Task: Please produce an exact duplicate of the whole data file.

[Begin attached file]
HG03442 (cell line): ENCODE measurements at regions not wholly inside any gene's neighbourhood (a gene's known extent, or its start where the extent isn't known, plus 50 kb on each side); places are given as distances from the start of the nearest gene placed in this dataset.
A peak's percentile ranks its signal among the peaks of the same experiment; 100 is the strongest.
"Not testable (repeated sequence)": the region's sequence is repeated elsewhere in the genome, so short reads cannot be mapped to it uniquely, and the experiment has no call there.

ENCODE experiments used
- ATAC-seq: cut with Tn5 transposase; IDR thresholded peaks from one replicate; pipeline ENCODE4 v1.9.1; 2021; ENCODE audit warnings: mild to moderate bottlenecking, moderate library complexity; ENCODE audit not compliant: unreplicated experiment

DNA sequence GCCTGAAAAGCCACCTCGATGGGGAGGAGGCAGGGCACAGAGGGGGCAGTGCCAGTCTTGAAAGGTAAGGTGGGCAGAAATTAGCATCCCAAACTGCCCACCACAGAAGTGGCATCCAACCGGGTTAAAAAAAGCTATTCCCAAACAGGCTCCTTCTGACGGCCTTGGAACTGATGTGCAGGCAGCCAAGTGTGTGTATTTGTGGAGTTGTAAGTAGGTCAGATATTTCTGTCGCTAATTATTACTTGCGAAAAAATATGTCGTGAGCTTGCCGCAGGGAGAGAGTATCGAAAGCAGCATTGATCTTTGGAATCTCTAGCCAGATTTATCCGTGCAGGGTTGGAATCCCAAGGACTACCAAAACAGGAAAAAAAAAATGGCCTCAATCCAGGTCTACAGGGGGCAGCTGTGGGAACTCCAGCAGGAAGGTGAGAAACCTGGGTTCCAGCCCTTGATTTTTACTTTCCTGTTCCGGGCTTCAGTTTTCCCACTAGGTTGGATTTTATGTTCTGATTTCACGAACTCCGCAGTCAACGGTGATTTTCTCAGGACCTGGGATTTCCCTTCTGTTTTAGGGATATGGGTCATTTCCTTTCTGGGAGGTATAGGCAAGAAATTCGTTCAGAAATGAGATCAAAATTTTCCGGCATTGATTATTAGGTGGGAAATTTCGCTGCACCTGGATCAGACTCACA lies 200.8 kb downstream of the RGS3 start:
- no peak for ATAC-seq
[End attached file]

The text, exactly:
HG03442 (cell line): ENCODE measurements at regions not wholly inside any gene's neighbourhood (a gene's known extent, or its start where the extent isn't known, plus 50 kb on each side); places are given as distances from the start of the nearest gene placed in this dataset.
A peak's percentile ranks its signal among the peaks of the same experiment; 100 is the strongest.
"Not testable (repeated sequence)": the region's sequence is repeated elsewhere in the genome, so short reads cannot be mapped to it uniquely, and the experiment has no call there.

ENCODE experiments used
- ATAC-seq: cut with Tn5 transposase; IDR thresholded peaks from one replicate; pipeline ENCODE4 v1.9.1; 2021; ENCODE audit warnings: mild to moderate bottlenecking, moderate library complexity; ENCODE audit not compliant: unreplicated experiment

DNA sequence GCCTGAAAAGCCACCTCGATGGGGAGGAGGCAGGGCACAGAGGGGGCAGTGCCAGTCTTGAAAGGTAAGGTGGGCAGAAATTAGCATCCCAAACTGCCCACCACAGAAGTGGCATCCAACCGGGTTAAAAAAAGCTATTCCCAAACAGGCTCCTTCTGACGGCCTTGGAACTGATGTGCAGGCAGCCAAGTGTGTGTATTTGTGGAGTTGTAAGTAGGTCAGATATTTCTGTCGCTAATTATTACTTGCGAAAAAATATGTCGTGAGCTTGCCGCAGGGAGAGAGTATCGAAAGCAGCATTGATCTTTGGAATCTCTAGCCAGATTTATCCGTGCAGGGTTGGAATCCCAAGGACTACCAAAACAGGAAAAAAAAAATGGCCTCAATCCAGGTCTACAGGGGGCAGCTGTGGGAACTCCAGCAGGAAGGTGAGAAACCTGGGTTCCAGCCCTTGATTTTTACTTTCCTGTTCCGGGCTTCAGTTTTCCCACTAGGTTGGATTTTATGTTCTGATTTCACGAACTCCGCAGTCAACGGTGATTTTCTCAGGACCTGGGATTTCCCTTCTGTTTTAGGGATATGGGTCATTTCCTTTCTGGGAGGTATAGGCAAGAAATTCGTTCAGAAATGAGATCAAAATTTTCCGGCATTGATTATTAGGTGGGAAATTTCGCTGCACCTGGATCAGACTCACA lies 200.8 kb downstream of the RGS3 start:
- no peak for ATAC-seq